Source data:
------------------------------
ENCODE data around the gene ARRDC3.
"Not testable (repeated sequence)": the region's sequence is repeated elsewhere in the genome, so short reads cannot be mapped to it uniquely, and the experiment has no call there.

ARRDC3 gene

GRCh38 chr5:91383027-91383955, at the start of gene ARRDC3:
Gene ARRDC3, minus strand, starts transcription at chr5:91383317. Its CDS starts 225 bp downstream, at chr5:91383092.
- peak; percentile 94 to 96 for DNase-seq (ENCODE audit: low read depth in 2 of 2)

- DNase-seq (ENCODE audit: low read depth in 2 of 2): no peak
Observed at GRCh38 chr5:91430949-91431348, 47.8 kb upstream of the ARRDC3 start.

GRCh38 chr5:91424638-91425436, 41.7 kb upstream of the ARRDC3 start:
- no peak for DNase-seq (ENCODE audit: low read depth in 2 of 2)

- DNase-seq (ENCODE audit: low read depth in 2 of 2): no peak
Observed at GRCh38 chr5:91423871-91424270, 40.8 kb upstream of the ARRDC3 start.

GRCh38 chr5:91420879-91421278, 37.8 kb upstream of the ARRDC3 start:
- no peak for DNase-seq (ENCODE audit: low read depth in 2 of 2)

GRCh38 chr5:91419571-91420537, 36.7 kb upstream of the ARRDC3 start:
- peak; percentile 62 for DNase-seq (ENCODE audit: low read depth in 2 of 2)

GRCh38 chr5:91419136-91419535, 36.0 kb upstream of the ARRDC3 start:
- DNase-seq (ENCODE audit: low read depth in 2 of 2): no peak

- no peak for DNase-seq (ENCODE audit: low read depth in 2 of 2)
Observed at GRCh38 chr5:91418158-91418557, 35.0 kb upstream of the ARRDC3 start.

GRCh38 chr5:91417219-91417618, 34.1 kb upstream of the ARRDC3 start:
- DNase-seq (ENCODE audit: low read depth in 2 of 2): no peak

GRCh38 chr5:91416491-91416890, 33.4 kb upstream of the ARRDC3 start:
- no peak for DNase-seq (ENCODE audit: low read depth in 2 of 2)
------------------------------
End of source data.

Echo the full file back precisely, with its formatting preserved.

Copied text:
ENCODE data around the gene ARRDC3.
"Not testable (repeated sequence)": the region's sequence is repeated elsewhere in the genome, so short reads cannot be mapped to it uniquely, and the experiment has no call there.

ARRDC3 gene

GRCh38 chr5:91383027-91383955, at the start of gene ARRDC3:
Gene ARRDC3, minus strand, starts transcription at chr5:91383317. Its CDS starts 225 bp downstream, at chr5:91383092.
- peak; percentile 94 to 96 for DNase-seq (ENCODE audit: low read depth in 2 of 2)

- DNase-seq (ENCODE audit: low read depth in 2 of 2): no peak
Observed at GRCh38 chr5:91430949-91431348, 47.8 kb upstream of the ARRDC3 start.

GRCh38 chr5:91424638-91425436, 41.7 kb upstream of the ARRDC3 start:
- no peak for DNase-seq (ENCODE audit: low read depth in 2 of 2)

- DNase-seq (ENCODE audit: low read depth in 2 of 2): no peak
Observed at GRCh38 chr5:91423871-91424270, 40.8 kb upstream of the ARRDC3 start.

GRCh38 chr5:91420879-91421278, 37.8 kb upstream of the ARRDC3 start:
- no peak for DNase-seq (ENCODE audit: low read depth in 2 of 2)

GRCh38 chr5:91419571-91420537, 36.7 kb upstream of the ARRDC3 start:
- peak; percentile 62 for DNase-seq (ENCODE audit: low read depth in 2 of 2)

GRCh38 chr5:91419136-91419535, 36.0 kb upstream of the ARRDC3 start:
- DNase-seq (ENCODE audit: low read depth in 2 of 2): no peak

- no peak for DNase-seq (ENCODE audit: low read depth in 2 of 2)
Observed at GRCh38 chr5:91418158-91418557, 35.0 kb upstream of the ARRDC3 start.

GRCh38 chr5:91417219-91417618, 34.1 kb upstream of the ARRDC3 start:
- DNase-seq (ENCODE audit: low read depth in 2 of 2): no peak

GRCh38 chr5:91416491-91416890, 33.4 kb upstream of the ARRDC3 start:
- no peak for DNase-seq (ENCODE audit: low read depth in 2 of 2)